« Last Edit: December 06, 2018, 03:30:14 PM by Ghost of Baron Scarpia »

Offline SurprisedByBeauty

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Yesterday morning I would have said that was only slightly more likely than SF getting Herbert von Karajan’s ghost.

Not just because of the NY situation, but also because it seems a bit strange for anyone to leave the LAPO then go to SF. (I’m assuming his departure from LA was completely voluntary.)

FWIW, according to this, SFSO’s budget is on par with NYPO’s. I think NYPO still has higher cachet, but maybe Salonen doesn’t care about that at this point.

What's the NY situation? I mean, they do have their guy, don't they?

And I wouldn't say that the LAPO has a higher cachet than the SFSO. If so, only because Salonen made them into what they are now. The SFSO is the more traditionally great orchestra on the West Coast and was (and probably still is) more relevant within its city. Agree re: assessment NY/SF -- although I think the reason there is the fact that Salonen very much appreciates and likes the Cali lifestyle, by now. He's got that vibe down pat.

Also this:


News: Osmo Vänskä to Step Down from Minnesota Orchestra Post


http://ionarts.blogspot.com/2018/12/news-osmo-vanska-to-step-down-from.html



Any rumors on Concertgebouw?

I've heard "Harding" as a possibility, which would be extremely disheartening. (Also just exchanging one serial womanizer for another, what's the point? Haitink, curiously enough, was to have been the worst. Not that I think we ought to judge as long as everything is perfectly, mutually voluntarily.)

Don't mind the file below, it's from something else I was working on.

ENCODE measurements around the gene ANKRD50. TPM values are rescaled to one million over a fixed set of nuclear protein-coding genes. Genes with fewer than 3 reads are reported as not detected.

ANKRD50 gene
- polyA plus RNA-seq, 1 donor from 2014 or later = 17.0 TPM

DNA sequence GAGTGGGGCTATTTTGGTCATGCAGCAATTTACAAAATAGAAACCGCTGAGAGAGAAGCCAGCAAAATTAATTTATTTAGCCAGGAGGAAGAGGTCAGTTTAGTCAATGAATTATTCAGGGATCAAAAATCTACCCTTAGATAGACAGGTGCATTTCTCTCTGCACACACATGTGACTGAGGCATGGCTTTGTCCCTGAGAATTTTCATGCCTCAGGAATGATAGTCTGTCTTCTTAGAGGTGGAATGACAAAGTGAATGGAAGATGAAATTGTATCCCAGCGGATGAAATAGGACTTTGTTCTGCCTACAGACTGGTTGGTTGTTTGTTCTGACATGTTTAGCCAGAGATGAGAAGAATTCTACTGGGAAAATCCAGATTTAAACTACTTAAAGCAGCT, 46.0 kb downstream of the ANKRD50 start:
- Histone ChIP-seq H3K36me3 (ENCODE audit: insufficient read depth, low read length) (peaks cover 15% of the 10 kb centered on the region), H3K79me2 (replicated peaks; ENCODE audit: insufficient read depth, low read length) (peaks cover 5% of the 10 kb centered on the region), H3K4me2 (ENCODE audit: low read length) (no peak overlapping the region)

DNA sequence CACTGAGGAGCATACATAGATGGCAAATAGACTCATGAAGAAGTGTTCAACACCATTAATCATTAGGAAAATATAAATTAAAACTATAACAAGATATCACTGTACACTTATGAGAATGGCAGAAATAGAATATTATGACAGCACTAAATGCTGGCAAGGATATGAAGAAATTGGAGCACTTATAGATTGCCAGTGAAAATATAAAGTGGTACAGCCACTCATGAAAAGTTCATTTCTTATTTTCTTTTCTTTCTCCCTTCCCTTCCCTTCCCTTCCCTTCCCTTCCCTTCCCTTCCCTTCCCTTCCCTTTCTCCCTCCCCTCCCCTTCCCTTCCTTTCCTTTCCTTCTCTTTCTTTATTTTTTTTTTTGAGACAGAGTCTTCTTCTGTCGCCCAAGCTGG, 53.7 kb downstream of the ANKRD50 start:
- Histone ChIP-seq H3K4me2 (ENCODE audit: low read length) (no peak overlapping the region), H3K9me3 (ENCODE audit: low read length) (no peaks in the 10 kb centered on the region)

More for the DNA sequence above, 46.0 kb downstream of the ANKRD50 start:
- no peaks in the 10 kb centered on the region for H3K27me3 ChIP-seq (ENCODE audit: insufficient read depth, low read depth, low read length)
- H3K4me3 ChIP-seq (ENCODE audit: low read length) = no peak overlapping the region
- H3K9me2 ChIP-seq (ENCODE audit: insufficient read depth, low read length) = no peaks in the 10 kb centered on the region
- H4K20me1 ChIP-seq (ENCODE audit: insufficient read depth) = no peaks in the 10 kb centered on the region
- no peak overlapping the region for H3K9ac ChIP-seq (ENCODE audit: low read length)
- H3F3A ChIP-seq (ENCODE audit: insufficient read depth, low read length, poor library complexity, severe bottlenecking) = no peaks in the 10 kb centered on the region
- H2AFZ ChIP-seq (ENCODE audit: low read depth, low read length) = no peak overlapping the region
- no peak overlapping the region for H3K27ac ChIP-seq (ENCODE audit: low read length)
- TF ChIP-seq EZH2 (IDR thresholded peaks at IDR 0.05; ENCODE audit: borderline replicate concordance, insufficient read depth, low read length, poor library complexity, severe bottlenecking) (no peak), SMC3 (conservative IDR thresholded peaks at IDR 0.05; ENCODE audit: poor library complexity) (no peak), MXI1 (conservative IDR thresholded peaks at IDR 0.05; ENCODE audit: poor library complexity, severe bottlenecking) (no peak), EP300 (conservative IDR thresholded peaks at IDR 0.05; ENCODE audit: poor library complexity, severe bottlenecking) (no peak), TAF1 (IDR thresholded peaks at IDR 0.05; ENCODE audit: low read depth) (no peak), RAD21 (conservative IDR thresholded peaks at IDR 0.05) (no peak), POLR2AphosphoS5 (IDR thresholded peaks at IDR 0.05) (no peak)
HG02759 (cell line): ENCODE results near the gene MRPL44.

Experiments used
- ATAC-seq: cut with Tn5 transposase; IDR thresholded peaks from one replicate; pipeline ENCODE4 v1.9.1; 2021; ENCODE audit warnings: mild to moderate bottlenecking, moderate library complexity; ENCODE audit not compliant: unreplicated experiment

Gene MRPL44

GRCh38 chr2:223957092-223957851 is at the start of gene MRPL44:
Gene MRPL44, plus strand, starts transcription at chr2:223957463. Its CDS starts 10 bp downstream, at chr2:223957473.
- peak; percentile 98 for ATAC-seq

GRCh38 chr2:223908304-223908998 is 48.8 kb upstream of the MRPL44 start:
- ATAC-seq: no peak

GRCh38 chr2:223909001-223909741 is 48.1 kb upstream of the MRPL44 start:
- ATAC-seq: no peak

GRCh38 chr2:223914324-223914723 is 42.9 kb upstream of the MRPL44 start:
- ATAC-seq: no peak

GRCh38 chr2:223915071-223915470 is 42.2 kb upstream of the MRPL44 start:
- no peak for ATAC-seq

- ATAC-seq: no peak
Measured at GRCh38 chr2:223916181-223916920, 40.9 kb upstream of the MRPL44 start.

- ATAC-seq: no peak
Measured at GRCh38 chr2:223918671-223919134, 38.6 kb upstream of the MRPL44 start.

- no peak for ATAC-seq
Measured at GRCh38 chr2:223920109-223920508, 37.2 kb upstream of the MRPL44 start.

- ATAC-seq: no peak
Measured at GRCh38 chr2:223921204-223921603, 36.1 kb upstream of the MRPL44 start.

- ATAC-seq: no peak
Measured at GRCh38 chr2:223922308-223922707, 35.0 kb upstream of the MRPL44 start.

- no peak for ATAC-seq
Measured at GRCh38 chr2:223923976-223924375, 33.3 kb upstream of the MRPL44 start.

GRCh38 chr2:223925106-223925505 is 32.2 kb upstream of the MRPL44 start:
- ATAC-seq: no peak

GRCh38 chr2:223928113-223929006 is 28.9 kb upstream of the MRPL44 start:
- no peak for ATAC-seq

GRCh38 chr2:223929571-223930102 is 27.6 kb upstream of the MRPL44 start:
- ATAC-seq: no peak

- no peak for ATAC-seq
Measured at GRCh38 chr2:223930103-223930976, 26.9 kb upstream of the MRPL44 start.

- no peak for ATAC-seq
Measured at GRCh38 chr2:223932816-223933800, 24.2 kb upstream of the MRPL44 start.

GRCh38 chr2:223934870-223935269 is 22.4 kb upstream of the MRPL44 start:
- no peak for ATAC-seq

I’ve read some time ago that the NY job is a hornet’s nest, coming with a huge PR component. Not to everyone’s taste, I’m sure.

SF will be just as much a PR job -- virtually every American orchestra is, these days. But Salonen sees that as an opportunity in SF... especially trying to draw in the Silicon Valley industry, which has hitherto avoided overt high-brow cultural spending. That's probably the core of the deal, ahead of musical reasons. (Which, happily, are all in place and proper, with the choice of Salonen.)


Offline Draško

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I've heard "Harding" as a possibility, which would be extremely disheartening. (Also just exchanging one serial womanizer for another, what's the point? Haitink, curiously enough, was to have been the worst. Not that I think we ought to judge as long as everything is perfectly, mutually voluntarily.)

Daniel Harding's been around for odd twenty years now I think and yet the only thing I remember about him is his face from some covers and that once upon a time he was a protegee of this or that. I honestly can't recall a single musical moment in which he was involved. Possibly I just haven't been paying enough attention? 

But Concertgebouw hasn't been great at choosing for some time now. Jansons splitting time with BRSO resulted in lots of averageness and Gatti is another conductor whose greatness seems to elude me.
« Last Edit: December 08, 2018, 09:45:28 AM by Draško »

Offline Todd

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Wow - Esa-Pekka Salonen rejected New York to take the San Francisco job.

Super impressive get and good fit for SF.


Hot damn!  I'll have to visit the Bay Area again after he takes charge.
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Offline André

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I have a feeling that the Concertgebouw job might go to a Dutch, this time.

Offline Pat B

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And I wouldn't say that the LAPO has a higher cachet than the SFSO.

I think they’re very close in cachet, maybe uncannily so. LA does have a significantly higher budget and a newer, landmarkier (not necessarily better) hall, but that’s not really what I was thinking about either. He’s a human, and his departure from LA was a decade ago, and I’m sure he has had good reasons for his decisions. This one was just surprising from my distant perspective, as I would be if Zinedine Zidane went to Barcelona or Nick Saban to Auburn. Or perhaps Jansons to Hamburg — though that would reverse the architectural direction between early-1980s brutalism and shiny 21st-century post-modernism.